1. Those illustrations. What were you thinking?
I paint what I see.
Then I meant … what were you drinking??
2. But really, how do you come up with some of this stuff?
I read the text of the page and picture the first thing that pops into my head. Then I draw anything but that. I figure that if the words already paint a scene, maybe the reader would rather see that extended and elaborated.
3. But the pictures and even the style change as the story unfolds. What was going through your head?
The story sort of caught hold of me, or as the author might argue, I sort of caught hold of the story…(especially with Ye Olde Paint Shoppe, I took a few liberties that I’m not proud of). I started off pretty basic, picking pieces of the text here and there, and illustrating phrases here and there, but then as the story picked up it didn’t seem right to split the pictures up anymore, why not incorporate everything into the same chaotic scene? I found out I preferred this method because it was like a puzzle trying to fit all of the pieces together and keep the visual story interesting and somewhat cohesive. The text is dense with imagery and language and I had fun playing around with it, especially later in the book as things escalate and through the craziness of the plot I was able to justify drawing weirder and weirder pictures (note to editor: feel free to replace the word “weirder” with “better”, I have no qualms with that!). Here and there the author would then re-tinker with passages playing off of scenes I’d drawn. He’s still tinkering on some back-alley stone-age PC somewhere, I’m pretty sure. Although the style does evolve over the course of the book, I think it works with the story, as everything gets more tangled and sticky and sloppy, so do the pictures and so do the tongues of the people trying to read the rhymes and stay true to the meter. Call it post facto rationalizing if you must, but I don’t even know what that means and I am absolutely NOT redrawing anything.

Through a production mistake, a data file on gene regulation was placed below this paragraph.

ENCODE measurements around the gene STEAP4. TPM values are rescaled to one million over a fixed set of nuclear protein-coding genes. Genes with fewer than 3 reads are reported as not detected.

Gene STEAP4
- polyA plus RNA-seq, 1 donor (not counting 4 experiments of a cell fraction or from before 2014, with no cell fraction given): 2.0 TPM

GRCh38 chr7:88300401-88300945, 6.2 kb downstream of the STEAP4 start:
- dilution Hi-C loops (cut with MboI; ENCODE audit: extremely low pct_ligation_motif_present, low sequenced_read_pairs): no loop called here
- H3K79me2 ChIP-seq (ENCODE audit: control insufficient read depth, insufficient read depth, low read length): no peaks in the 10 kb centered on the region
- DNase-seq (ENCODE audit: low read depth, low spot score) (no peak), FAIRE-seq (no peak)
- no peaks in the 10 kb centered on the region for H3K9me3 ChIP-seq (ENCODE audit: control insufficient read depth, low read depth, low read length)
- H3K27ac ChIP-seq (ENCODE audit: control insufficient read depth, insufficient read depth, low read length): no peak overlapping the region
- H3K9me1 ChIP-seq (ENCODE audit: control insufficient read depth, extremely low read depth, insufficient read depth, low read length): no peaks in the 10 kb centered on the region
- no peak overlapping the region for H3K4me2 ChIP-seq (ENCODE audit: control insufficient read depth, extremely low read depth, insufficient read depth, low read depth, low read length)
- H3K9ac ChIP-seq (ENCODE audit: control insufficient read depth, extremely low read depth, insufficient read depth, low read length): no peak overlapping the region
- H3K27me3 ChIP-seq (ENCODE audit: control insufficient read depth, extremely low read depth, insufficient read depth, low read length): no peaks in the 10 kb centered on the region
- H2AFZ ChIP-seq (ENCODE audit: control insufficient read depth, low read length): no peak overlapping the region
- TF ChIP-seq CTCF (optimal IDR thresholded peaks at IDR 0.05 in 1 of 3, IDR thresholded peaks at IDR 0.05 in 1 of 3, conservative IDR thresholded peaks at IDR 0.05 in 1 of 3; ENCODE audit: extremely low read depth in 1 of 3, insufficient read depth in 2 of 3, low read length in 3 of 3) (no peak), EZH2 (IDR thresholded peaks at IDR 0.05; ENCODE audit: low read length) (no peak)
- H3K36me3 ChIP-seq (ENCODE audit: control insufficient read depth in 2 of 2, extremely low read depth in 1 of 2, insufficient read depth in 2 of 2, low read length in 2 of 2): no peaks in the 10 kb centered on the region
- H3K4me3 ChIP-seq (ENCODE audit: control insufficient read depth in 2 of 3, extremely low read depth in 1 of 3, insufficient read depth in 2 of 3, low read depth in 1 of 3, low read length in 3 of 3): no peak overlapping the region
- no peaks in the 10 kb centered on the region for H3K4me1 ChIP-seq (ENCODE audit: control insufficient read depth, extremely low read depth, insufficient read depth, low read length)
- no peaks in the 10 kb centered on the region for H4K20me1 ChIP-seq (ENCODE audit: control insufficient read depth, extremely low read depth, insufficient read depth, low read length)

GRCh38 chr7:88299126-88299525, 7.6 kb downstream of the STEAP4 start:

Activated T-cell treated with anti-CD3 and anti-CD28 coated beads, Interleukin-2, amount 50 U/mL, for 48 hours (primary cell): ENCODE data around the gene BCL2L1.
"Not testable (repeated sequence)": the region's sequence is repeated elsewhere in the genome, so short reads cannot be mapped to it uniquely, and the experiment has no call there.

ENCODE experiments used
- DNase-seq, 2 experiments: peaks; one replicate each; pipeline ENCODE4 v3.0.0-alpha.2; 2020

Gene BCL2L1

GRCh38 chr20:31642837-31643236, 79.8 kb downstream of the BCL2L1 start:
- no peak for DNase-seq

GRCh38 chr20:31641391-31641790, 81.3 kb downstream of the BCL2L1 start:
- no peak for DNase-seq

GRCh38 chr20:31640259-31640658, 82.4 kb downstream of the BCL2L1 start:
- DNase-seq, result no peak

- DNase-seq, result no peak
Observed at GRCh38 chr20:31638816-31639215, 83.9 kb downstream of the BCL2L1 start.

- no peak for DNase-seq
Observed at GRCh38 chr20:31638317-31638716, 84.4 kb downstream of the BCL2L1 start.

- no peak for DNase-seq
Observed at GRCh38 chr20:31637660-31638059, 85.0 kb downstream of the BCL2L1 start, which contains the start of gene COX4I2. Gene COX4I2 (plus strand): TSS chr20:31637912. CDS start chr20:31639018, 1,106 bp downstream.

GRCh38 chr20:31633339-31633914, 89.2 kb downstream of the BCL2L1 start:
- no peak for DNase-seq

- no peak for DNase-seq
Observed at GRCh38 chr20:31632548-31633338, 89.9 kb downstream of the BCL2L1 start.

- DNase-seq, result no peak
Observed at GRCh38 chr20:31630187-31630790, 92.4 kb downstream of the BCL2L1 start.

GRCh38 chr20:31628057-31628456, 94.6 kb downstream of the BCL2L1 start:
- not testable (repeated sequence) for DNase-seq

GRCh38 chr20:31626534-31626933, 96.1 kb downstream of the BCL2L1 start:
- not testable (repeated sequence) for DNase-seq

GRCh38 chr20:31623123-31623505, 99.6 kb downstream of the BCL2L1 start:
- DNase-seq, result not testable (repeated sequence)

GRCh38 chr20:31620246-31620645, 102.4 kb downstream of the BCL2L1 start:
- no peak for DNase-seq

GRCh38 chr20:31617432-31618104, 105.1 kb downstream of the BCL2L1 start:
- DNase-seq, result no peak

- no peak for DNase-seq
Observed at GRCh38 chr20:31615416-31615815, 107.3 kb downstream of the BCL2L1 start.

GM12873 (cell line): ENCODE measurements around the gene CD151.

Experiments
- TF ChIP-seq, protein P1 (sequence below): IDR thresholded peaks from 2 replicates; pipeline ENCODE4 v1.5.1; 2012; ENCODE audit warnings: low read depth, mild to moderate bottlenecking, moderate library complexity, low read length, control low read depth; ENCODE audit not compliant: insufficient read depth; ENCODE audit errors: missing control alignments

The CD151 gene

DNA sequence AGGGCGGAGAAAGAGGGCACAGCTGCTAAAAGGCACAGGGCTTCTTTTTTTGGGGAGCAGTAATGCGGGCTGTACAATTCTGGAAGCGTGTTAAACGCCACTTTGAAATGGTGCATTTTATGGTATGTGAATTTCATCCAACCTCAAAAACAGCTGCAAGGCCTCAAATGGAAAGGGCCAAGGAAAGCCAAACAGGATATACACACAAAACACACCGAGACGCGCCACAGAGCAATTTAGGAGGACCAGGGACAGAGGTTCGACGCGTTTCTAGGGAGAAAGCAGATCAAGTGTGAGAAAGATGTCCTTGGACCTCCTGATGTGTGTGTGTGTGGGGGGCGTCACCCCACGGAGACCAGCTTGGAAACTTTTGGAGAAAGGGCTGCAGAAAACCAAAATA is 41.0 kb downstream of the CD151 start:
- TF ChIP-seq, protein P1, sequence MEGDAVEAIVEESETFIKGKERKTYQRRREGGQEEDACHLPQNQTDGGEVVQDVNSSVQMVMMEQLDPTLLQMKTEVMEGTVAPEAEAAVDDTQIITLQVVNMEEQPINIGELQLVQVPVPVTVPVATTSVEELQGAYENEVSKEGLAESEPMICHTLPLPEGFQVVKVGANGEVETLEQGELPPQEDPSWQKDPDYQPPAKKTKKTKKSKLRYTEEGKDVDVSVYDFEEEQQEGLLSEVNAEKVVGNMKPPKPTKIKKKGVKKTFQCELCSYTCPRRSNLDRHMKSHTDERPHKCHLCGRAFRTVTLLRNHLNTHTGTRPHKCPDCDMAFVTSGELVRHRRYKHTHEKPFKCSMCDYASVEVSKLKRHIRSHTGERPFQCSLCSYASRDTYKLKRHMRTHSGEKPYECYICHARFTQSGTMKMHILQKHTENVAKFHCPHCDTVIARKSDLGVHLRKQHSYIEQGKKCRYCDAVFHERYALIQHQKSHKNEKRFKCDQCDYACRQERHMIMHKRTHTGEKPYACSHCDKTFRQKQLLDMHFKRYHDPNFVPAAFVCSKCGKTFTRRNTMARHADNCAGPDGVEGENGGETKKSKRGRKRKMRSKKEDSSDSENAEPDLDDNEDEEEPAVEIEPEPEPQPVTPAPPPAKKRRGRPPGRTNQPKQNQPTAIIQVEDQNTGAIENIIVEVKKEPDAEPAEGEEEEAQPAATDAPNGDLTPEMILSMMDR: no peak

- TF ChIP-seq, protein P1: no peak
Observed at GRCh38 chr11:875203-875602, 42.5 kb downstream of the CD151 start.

4. What’s up with the worm/carrot/rabbit?
The worm exists because I needed a character to perform some of the actions of the story (such as the wind that causes the plumfall near the beginning of the story), but one that wouldn’t hog center stage. Then I started to feel bad that I had created a character who never gets noticed, and I felt bad that the rabbit didn’t have any carrots because a carrot is a root crop and poor dumb rabbit is barking up the wrong tree, a fruit tree no less…so I decided to kill two birds with one stone, to use a phrase sure to attract the attention of our avian friends. In the end neither of them end up with the worm, instead the worm re-grows (the evolutionary response to the garden hoe?) into two, then three. My logical solution: the rabbit makes a carrot out of the worm, the rabbit gets his carrot and the worm gets the attention it deserves. I think it works only because of the simple cartoon-style of the drawings. Because visually, a carrot, a worm, or even an elephant’s trunk all have the same basic shape, a long thin rectangle with lines drawn across it, the main thing that differentiates them is color. In the mind of a child, perhaps these parallels can be drawn. Who are we to judge them?
5. Why do you go by just Esa?
Is there anything more endearing and heartwarming than a father/daughter collaboration? Hmmm? Perhaps the father/daughter dance? Or maybe a sharp stick in the eye? That is why I go by Esa. I think my parents knew this was going to happen when they named me, so props to them. I was all set to play on the Brazilian National Soccer Team. Imagine if my name had been something normal like Ashley, or Megan, or Teresa … Also, I like the inside joke with Spanish-speakers. Who are we to judge Esa? Who am I to judge? Who am I? Am I? Pinto lo que veo.
Whoah. Maybe you should go easy on the paint …